Before we find out what the stars have planned for the milestone ceremony, we’re looking back at past performances that earned coveted spots in Grammys history, from the earth-shatteringly soulful to the unbelievably athletic.
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Michael Jackson — 1988
Pulling out his best moves for “The Way You Make Me Feel” and “Man in the Mirror,” Jackson gave us a firm reminder of why he achieved legend status with this Bad-era Grammy blowout.
Lady Gaga — 2011
After being carried down the carpet in a giant egg, Gaga hatched onstage to the tune of “Born This Way.” The star will be performing a track from her latest album, Joanne, at the 2018 awards.
Jennifer Hudson — 2012
Hudson was tasked with paying tribute to Whitney Houston just one day after the legendary singer’s death. Her emotional rendition of “I Will Always Love You” remains just as chill-inducing to this day.
Eminem and Elton John — 2001
Following vehement backlash to his controversial lyrics and accusations of homophobia, the rapper shocked viewers by performing “Stan” alongside the gay icon. John is slated to return to the Grammys again on Sunday — this time alongside Miley Cyrus.
Prince and Beyoncé — 2014
The singers joined forces to blow us away with a medley of “Purple Rain,” “Baby I’m A Star,” “Crazy in Love” and “Let’s Go Crazy.”
Aretha Franklin — 1998
When opera superstar Luciano Pavarotti dropped out of his Grammys performance with a sore throat, Franklin stepped in to sing “Nessun Dorma.” Céline Dion’s reaction to the last-minute substitution says it all.
Kendrick Lamar — 2016
Lamar literally lit up the stage with a meaningful medley of hits from To Pimp a Butterfly. The rapper is returning to the Grammys stage in 2018, and is up for seven awards.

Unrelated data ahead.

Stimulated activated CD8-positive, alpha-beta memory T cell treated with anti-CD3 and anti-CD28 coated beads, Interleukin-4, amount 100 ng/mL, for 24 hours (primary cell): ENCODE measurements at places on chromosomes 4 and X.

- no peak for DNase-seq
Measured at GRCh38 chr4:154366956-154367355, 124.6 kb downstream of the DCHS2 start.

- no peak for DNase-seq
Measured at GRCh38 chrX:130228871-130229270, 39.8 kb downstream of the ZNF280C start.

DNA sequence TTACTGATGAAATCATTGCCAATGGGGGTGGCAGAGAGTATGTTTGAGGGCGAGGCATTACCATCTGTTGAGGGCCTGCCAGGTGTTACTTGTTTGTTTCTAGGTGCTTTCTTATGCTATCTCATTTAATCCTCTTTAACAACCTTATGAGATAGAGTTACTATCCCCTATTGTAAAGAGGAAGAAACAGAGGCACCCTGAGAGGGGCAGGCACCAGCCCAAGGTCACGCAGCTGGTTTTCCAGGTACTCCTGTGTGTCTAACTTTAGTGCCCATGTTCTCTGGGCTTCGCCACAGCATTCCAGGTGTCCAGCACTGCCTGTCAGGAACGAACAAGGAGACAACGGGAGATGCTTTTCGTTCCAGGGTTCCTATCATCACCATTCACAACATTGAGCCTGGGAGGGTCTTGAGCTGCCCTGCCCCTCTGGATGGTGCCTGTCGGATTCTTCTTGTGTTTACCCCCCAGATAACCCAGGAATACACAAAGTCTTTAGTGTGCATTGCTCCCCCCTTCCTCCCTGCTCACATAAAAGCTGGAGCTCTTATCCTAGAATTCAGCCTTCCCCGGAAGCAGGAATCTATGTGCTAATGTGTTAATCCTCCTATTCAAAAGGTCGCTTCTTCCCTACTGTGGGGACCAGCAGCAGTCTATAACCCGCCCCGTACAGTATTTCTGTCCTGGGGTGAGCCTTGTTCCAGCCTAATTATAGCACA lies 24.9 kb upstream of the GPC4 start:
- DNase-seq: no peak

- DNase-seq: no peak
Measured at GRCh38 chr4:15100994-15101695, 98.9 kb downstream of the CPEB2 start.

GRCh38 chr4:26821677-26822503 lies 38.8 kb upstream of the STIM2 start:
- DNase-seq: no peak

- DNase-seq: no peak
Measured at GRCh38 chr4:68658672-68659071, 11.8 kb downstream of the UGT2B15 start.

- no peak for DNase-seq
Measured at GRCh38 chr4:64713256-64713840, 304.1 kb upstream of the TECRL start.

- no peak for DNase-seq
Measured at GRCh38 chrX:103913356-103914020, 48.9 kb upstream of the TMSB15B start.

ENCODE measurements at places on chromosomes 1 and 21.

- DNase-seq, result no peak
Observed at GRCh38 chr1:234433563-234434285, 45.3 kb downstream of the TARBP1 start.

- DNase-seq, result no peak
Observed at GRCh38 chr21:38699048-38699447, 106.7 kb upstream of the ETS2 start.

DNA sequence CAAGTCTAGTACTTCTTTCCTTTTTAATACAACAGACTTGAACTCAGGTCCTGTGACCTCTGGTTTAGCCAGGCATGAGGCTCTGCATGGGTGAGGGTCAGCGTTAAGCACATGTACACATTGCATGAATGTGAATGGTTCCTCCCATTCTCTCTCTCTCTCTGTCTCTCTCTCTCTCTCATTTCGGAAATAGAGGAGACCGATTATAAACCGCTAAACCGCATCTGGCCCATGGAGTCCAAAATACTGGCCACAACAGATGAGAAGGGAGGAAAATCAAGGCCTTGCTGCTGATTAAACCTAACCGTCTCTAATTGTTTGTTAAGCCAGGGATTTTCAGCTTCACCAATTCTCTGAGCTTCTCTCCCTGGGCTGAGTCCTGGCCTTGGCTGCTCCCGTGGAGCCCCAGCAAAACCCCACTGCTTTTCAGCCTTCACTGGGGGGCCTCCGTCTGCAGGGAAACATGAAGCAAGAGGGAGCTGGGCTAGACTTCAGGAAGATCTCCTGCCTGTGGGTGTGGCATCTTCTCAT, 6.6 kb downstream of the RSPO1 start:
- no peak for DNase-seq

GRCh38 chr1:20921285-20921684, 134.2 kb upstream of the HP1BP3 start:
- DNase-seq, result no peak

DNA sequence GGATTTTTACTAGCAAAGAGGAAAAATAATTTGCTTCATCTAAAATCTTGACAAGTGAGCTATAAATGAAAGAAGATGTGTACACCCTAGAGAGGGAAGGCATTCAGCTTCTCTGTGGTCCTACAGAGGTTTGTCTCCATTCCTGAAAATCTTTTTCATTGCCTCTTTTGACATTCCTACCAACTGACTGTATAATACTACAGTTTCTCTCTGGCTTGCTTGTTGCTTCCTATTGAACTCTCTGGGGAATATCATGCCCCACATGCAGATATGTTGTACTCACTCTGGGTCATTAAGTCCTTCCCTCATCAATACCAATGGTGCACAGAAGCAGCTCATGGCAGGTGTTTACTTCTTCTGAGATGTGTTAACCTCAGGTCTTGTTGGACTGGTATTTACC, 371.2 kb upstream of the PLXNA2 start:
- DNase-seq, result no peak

Eric Clapton — 1993
We can’t imagine anyone at the L.A. ceremony was immune to the tear-inducing performance of “Tears in Heaven,” which was inspired by the tragic death of Clapton’s young son. The singer was honored with a total of six awards that night.
Adele — 2012
Making her first major concert appearance following her vocal cord surgery, Adele proved her world wonder of a voice was still intact. “Rolling In The Deep” went on to win the evening’s award for song of the year.
Tina Turner — 1985
All Turner needed was a spotlight for her powerhouse performance of “What’s Love Got to Do With It.”
Pink — 2010
Look no further than Pink’s aerial performance of “Glitter In The Air” to see why she has some of pop’s most formidable staying power. Very few stars could deliver such athleticism, soul and vocal perfection — all while making it look effortless.
Beyoncé and Jay Z — 2014
Music’s first couple opened the 56th annual Grammys with an almost impossibly sexy performance of the Beyoncé song “Drunk In Love.”
CBS will broadcast the 60th Annual Grammy Awards, hosted by James Corden, live from Madison Square Garden in New York City on Sunday, Jan. 28 at 7:30 p.m. ET.